October 29th, 2012 by Brian Boyko, Technology Humorist and Blog Overlord
According to Business Cloud News, content delivery network services are set to grow to three times their current size in the next five years, reaching a total of $4.63bn. Why so optimistic about the growth of this market? Because the demand for internet content has risen, globally.
Here in the U.S., Akamai is the market leader – mostly because they were mirroring Web content back when that meant pictures and text. But Amazon and Google, as well as a host of smaller companies, are getting into this space.
When we talk about content delivery today, what we’re really talking about the majority of the time is video. Stream a movie, watch a sporting event, get rick-rolled – video content is becoming more and mainstream – not just in the U.S. and Europe, but in the rest of the world as well. And while it used to be just broadcasters and YouTube to deal with online video, social network sites, software and gaming companies e-commerce firms, and… well, let’s just say that nobody wants to wait too long for content.
For that reason, obviously, network monitoring and management tools are necessary to keep tabs on network congestion and latency. However, the sophisticated tools that can be used to manage networks can also be used to control them. So it is natural to bring up the net neutrality question: Would large companies prioritize the delivery of their own content for content providers willing to pay more? This would violate the spirit of the net neutrality that keeps bits as equal.
The problem, however, is that content delivery network services whole purpose is to accelerate the delivery of content. Of course they’re going to provide the best priority service to the highest paying customer. And honestly, there’s not that much of a problem with that.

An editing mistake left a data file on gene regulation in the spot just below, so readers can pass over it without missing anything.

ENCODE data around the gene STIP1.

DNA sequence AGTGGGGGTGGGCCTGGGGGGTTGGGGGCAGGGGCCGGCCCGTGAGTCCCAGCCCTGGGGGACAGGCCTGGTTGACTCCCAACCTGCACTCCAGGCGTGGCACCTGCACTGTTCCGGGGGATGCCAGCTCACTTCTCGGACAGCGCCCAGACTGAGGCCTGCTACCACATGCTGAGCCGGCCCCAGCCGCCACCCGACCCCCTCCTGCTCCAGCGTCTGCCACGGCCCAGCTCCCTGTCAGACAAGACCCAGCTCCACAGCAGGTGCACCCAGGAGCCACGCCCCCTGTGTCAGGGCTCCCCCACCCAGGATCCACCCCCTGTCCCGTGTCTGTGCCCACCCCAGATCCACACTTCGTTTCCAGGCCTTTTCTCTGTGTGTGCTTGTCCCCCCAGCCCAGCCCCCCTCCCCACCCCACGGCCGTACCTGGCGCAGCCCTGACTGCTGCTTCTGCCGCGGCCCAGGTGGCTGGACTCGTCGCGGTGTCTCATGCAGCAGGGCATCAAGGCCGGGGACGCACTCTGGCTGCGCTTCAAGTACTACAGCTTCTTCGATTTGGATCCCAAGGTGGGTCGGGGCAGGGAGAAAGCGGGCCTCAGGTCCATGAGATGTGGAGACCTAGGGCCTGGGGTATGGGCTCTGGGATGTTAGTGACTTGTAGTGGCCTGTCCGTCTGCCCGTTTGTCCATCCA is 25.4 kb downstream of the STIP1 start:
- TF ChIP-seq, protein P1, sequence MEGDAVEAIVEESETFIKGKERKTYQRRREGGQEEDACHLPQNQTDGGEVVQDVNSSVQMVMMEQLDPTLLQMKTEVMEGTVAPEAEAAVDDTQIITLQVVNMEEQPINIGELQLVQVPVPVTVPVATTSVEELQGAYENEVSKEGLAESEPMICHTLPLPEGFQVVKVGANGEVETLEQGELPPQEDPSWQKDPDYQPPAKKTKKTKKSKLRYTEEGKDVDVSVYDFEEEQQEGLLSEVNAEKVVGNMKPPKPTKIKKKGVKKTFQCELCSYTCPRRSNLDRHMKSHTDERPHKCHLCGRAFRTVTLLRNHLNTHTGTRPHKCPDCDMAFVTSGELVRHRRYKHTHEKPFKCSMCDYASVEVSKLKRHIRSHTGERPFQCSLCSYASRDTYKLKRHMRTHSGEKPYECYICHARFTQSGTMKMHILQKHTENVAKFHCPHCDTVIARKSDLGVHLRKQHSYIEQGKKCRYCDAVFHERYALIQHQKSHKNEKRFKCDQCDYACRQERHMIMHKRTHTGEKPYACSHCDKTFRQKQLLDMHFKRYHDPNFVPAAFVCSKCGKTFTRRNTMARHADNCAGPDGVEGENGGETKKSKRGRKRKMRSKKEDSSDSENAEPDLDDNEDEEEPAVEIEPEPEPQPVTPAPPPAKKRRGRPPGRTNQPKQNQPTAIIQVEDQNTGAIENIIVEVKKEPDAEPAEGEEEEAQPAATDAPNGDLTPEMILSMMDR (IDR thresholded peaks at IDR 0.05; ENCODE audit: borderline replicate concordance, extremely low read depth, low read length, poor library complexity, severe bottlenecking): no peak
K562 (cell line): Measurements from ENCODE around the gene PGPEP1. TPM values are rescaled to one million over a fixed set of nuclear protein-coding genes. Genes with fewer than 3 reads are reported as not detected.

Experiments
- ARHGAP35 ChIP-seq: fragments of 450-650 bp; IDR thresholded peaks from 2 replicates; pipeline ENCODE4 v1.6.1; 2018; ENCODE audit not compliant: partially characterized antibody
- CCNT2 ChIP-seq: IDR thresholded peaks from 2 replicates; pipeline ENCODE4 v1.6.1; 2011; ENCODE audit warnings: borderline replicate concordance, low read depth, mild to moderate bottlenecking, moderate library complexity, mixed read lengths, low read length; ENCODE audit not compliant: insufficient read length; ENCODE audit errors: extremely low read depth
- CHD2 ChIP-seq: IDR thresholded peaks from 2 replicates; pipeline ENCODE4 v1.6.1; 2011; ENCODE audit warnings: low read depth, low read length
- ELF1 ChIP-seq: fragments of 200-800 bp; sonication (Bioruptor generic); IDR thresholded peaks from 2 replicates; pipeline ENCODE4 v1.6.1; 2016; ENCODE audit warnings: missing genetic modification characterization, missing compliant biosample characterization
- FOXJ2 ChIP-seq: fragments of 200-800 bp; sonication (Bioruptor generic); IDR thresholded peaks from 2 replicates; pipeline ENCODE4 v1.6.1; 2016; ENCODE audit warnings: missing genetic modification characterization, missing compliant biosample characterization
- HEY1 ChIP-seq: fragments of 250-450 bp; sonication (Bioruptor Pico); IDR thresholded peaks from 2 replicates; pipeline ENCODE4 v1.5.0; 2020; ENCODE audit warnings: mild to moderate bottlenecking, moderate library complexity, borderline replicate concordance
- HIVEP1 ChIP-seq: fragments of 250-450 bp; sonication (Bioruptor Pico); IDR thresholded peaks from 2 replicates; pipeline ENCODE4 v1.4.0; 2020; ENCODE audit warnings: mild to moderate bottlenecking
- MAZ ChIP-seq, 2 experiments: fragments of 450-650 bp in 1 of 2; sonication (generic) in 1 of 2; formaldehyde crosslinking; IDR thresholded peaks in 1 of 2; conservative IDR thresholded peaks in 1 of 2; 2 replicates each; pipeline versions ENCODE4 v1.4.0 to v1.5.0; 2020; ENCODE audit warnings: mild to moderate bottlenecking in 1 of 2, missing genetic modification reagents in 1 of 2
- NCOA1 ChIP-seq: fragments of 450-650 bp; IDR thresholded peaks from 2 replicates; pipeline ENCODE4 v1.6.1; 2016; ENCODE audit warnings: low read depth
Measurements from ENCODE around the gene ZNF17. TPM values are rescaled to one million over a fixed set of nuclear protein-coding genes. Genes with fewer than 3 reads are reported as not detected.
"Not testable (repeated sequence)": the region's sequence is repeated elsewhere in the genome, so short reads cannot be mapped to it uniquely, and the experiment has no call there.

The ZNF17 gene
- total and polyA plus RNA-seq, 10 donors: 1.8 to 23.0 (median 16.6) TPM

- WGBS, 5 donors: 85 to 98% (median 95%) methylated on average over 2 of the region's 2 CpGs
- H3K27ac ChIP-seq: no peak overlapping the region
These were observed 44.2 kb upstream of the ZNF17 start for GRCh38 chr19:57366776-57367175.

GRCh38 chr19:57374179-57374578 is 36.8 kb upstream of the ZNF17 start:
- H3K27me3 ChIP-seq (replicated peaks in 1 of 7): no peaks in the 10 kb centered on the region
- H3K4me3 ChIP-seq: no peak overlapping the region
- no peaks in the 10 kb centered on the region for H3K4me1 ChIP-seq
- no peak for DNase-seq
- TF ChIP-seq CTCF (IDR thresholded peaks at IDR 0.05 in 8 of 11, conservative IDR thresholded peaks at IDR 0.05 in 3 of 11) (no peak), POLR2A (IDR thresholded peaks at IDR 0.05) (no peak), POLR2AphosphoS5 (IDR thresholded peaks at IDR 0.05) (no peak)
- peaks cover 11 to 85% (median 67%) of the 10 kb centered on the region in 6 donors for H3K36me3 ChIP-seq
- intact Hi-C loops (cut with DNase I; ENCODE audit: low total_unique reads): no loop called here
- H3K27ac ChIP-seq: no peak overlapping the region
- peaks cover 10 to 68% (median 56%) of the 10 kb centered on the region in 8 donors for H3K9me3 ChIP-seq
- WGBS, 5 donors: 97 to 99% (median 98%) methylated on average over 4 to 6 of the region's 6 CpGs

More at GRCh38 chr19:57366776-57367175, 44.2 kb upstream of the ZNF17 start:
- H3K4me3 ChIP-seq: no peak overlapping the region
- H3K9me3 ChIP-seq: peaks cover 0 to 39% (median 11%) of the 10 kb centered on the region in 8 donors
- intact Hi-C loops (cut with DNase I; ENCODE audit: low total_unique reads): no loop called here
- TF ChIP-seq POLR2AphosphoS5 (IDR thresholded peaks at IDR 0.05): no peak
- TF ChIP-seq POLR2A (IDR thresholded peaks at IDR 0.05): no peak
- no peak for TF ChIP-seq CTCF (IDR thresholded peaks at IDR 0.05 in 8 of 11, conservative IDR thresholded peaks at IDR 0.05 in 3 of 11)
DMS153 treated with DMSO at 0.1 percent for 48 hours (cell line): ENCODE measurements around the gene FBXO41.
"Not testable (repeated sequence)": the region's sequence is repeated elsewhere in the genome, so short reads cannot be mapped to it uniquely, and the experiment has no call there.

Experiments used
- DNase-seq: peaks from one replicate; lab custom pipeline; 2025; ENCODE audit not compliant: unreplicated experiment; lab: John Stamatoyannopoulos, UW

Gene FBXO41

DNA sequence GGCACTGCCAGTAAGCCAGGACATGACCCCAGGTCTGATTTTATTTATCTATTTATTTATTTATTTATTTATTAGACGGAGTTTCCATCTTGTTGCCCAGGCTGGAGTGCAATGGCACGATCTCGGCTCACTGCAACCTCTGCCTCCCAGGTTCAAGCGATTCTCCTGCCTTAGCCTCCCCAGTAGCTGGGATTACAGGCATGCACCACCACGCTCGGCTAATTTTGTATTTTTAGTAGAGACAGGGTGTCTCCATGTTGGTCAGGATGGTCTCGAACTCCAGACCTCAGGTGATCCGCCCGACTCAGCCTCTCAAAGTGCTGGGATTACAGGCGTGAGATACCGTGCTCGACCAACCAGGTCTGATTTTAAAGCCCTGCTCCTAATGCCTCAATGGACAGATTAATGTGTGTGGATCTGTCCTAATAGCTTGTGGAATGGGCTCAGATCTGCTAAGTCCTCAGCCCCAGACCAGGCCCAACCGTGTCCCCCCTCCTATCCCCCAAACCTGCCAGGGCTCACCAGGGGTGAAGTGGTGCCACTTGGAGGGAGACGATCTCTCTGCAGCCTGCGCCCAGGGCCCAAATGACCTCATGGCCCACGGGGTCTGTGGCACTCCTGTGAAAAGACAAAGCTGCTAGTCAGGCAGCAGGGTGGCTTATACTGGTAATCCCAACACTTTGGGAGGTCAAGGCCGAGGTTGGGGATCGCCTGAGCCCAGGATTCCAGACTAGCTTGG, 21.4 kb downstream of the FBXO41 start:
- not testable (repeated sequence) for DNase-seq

When you think about it, what really worries people about a loss of net neutrality is the idea that Internet Service Providers can provide better quality of service to their own offerings, to the detriment of their competitors. But the reason this is so worry some is because many ISPs have de facto monopolies in many neighborhoods. Users and content providers therefore are forced into dealing with the company in order to make sure that the content is even accessed at all.
On the other hand, content delivery network service providers are optional. You’re contracting with them to distribute your content precisely because you want to increase your content performance. And if you pay $50k/mo, and someone else pays $75k/mo, they’re probably going to get a higher priority service. It may be enough bandwidth for the both of you – but maybe not. Point is, though, you’re not getting objectively worse performance than if you had not dealt with the company in the first place. And if you don’t like how you’re getting treated, this market isn’t a monopoly – you can go somewhere else. Or even start your own – it is a growing market after all.
So I’m not too worried about traffic-management practices at content delivery network service providers violating network neutrality.